Lehman, Sindhu, et al. (2011) examined whether using subscales of the DASH (whole-arm movements, fine hand movements, and symptoms) would be useful for clinical practice. As with the preceding study, the authors conducted a secondary retrospective analysis of a large sample. Although the division of the DASH into three subscales was not supported statistically, the authors suggested that each subscale may be useful for setting therapeutic goals.
Classen, Witter, et al. (2011) presented a framework for using clinical assessments to predict driving performance in people with Parkinson’s disease. The study highlighted the importance of a simple test such as the Visual Field of View as a predictor of driving performance. Given the importance of predicting driving performance, this study is highly relevant to clinical practice.
Doig et al. (2010) examined the combined use of the Canadian Occupational Performance Measure and Goal Attainment Scaling in people with TBI. Combined use of the two instruments improved sensitivity to change and provided goals that were client centered, both important factors in choosing assessment tools.
Fear of falls was correlated with anxiety, depression, and lower quality of life among people with stroke (Schmid et al., 2011) . This relationship highlights the importance of assessing and reducing fear of falls among people with stroke.
Chronometry (time taken to complete a task) was not valid for mental practice because no clear agreement was found between the time it took to complete physical practice of a task and the time it took to complete mental practice of a task (Wu et al., 2010). Although mental practice is important in therapeutic practice, Wu et al. (2010) recommended against the use of chronometry.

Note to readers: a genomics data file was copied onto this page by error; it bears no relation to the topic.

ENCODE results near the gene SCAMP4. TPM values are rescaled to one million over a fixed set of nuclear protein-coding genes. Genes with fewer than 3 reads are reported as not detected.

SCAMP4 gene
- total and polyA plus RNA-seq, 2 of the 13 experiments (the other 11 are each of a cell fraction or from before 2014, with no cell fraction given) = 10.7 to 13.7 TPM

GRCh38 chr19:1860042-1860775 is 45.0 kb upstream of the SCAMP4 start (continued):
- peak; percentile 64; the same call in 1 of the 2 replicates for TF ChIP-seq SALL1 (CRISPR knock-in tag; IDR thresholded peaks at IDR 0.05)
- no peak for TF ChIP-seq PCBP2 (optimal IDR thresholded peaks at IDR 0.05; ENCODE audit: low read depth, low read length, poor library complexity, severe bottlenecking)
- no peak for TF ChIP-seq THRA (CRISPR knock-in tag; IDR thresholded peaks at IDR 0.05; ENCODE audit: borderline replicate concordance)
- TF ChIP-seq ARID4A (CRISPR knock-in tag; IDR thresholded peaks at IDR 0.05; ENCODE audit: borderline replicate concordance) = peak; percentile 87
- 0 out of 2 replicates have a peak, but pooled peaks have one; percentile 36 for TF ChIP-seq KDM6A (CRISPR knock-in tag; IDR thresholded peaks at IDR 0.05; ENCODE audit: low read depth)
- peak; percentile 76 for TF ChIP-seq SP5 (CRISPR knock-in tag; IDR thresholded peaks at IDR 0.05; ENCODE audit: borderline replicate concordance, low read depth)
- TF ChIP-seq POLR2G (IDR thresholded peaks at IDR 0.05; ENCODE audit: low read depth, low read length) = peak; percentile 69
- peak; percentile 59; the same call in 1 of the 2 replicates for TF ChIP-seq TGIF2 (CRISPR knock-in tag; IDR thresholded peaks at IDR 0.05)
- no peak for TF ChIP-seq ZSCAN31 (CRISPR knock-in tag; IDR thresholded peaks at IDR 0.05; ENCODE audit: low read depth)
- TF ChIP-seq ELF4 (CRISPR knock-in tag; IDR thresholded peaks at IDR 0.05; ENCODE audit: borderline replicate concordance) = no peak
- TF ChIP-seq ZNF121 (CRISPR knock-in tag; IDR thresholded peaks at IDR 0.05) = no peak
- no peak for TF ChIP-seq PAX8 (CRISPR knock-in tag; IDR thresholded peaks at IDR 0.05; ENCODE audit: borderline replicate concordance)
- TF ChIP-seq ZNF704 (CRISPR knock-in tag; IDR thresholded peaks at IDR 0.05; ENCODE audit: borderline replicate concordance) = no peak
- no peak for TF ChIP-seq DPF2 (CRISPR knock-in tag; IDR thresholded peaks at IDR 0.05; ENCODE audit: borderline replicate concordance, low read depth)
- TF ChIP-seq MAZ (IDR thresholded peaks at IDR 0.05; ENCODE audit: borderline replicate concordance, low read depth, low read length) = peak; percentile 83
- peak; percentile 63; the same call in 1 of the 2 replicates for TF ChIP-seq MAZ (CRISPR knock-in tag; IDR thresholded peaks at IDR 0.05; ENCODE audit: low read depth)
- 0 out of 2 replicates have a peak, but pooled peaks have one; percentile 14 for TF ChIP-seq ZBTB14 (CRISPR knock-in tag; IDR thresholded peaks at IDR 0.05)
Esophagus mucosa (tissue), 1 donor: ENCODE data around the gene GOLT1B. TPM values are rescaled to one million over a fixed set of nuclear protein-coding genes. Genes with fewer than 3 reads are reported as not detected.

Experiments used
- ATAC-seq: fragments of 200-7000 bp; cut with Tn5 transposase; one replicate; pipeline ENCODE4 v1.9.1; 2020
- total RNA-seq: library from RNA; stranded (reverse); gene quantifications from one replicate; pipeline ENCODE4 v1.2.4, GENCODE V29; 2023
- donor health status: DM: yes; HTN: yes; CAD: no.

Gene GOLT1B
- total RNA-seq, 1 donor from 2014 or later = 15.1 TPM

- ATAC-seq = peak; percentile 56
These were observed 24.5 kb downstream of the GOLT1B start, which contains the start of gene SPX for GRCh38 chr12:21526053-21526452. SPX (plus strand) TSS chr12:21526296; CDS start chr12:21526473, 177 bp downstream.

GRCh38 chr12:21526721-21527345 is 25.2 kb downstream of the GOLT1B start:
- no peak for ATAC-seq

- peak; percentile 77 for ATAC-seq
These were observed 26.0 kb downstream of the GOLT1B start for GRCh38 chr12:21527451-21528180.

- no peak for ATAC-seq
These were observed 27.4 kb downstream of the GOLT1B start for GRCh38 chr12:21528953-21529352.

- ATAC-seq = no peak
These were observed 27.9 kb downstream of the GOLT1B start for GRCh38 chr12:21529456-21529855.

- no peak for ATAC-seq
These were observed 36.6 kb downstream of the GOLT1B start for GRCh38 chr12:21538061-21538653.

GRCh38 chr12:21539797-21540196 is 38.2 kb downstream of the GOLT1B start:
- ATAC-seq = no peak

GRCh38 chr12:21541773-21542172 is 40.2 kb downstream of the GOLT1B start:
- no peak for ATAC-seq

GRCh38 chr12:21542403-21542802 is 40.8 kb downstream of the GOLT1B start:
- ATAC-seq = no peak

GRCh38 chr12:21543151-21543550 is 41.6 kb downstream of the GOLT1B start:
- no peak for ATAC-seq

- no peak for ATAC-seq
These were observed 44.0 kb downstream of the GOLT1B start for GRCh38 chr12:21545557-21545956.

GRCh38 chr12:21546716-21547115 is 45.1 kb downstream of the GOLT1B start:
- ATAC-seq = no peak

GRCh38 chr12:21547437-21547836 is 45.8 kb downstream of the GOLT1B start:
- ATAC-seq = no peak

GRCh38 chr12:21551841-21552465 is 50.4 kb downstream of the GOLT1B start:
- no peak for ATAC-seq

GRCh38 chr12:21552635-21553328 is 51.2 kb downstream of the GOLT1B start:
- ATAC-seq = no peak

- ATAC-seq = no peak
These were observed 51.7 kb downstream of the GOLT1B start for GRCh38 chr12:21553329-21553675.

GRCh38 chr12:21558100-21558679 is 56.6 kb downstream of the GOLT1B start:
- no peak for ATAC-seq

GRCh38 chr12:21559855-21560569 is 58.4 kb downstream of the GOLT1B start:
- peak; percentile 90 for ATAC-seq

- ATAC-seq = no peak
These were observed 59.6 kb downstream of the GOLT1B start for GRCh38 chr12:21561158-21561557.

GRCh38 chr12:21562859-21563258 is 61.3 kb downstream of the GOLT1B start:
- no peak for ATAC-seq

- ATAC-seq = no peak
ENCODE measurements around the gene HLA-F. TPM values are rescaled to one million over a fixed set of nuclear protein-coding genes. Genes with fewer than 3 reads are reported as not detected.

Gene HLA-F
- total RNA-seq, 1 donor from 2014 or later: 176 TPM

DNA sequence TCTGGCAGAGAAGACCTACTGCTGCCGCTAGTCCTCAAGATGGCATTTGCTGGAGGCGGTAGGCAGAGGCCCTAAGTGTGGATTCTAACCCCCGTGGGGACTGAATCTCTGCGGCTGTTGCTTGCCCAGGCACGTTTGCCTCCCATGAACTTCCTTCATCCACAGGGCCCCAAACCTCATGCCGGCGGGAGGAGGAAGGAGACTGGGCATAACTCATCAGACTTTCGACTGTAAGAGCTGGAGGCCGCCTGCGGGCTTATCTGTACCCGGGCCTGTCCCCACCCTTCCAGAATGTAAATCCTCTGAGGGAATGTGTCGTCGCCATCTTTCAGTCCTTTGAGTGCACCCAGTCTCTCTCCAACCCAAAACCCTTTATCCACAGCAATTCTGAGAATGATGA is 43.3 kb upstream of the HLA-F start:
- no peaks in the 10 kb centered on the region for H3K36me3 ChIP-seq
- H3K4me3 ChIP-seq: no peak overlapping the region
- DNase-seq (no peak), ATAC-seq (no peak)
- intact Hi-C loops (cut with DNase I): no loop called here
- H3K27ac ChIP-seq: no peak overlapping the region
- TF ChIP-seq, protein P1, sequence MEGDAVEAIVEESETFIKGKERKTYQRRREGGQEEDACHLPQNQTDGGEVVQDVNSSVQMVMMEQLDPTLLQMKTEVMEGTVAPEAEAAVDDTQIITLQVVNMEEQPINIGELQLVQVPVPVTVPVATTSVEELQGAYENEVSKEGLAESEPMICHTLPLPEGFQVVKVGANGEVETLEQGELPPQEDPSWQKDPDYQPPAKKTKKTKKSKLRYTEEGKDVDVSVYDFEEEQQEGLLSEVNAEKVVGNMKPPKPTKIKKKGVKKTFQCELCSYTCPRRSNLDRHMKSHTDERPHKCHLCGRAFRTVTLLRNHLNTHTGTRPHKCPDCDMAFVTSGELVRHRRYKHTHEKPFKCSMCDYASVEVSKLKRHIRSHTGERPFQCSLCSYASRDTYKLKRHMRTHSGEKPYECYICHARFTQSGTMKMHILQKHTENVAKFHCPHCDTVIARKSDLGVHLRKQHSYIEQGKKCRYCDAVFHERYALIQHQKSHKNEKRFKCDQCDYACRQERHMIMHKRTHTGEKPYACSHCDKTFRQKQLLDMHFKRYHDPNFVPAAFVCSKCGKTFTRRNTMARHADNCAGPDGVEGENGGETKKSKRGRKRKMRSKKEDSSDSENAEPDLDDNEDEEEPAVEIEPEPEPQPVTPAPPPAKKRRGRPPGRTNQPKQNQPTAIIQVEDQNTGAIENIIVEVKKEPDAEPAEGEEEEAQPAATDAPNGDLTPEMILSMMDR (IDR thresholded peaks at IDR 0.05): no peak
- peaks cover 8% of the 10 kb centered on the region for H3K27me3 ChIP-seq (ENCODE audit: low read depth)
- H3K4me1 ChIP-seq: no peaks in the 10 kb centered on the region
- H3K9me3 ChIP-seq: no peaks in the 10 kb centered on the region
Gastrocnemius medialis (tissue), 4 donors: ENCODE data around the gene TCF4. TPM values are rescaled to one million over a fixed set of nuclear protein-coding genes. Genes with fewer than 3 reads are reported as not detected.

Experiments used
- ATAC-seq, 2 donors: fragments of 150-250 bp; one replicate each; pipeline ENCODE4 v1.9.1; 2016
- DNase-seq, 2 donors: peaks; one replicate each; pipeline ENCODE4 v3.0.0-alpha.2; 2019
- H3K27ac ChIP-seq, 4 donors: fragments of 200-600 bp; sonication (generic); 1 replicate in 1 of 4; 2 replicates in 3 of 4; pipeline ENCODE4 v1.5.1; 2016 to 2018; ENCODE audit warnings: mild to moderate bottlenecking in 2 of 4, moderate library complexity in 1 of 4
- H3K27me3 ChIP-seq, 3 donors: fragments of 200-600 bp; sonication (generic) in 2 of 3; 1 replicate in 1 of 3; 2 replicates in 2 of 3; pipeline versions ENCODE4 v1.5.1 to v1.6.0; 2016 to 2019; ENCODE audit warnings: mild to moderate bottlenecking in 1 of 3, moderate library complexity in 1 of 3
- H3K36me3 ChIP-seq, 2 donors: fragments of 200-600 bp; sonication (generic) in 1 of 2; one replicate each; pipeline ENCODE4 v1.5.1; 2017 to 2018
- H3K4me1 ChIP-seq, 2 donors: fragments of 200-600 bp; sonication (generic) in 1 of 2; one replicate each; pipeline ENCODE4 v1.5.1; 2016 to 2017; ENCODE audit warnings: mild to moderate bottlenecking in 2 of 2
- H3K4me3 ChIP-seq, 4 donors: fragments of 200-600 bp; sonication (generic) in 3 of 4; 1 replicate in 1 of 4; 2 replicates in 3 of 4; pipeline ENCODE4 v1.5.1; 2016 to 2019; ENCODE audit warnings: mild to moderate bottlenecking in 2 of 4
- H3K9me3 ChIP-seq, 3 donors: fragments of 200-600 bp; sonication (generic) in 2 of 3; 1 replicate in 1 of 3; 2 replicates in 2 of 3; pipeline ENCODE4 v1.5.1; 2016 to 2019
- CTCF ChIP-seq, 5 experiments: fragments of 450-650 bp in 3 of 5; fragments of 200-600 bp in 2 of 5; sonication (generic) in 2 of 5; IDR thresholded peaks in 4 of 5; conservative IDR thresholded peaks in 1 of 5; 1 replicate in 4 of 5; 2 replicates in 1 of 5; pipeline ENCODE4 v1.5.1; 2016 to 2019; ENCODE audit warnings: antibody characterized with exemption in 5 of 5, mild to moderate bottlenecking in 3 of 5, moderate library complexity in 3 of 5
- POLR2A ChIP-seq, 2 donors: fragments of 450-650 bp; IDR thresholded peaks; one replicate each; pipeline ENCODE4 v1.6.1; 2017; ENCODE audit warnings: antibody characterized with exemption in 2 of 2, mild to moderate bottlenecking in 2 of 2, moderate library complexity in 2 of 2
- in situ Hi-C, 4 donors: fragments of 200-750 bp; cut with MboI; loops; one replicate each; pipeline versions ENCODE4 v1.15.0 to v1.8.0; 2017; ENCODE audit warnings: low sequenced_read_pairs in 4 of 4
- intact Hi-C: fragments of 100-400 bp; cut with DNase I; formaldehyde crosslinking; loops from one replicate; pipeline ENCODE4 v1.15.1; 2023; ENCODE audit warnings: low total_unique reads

Combat veterans with TBI commit more driving errors, which increases the risk of road traffic accidents. Occupational therapists working with people with TBI, and with combat veterans in particular, should assess driving performance during the process of community reintegration (Classen, Levy, et al., 2011).
People with TBI learn and retain functional skills better when the learning process is self-generated, highlighting the importance of patients’ active involvement in the learning process (Goverover et al., 2010).
Number of articles on neurological rehabilitation: During the review period (May 2010–October 2011), only 18% of 116 published articles were related to neurological rehabilitation. Given that neurological rehabilitation is a prominent area of practice and research in occupational therapy, it is imperative to have more high-quality studies published in AJOT.
Diversity of practice areas: Most of the articles published during the review period were related to stroke rehabilitation. No articles on Parkinson’s disease, spinal cord injury, Huntington’s disease, and amyotrophic lateral sclerosis were published. It is important for published research to reflect the diversity of practice areas in occupational therapy.
Quality of effectiveness research: The majority of published effectiveness and efficacy studies were single-case designs, which are often seen in the early stages of development of knowledge in specific practice areas (Law & MacDermid, 2008). To achieve the Centennial Vision of producing evidence for clinical practice, it is important to improve the quality of research designs for use in randomized controlled trials.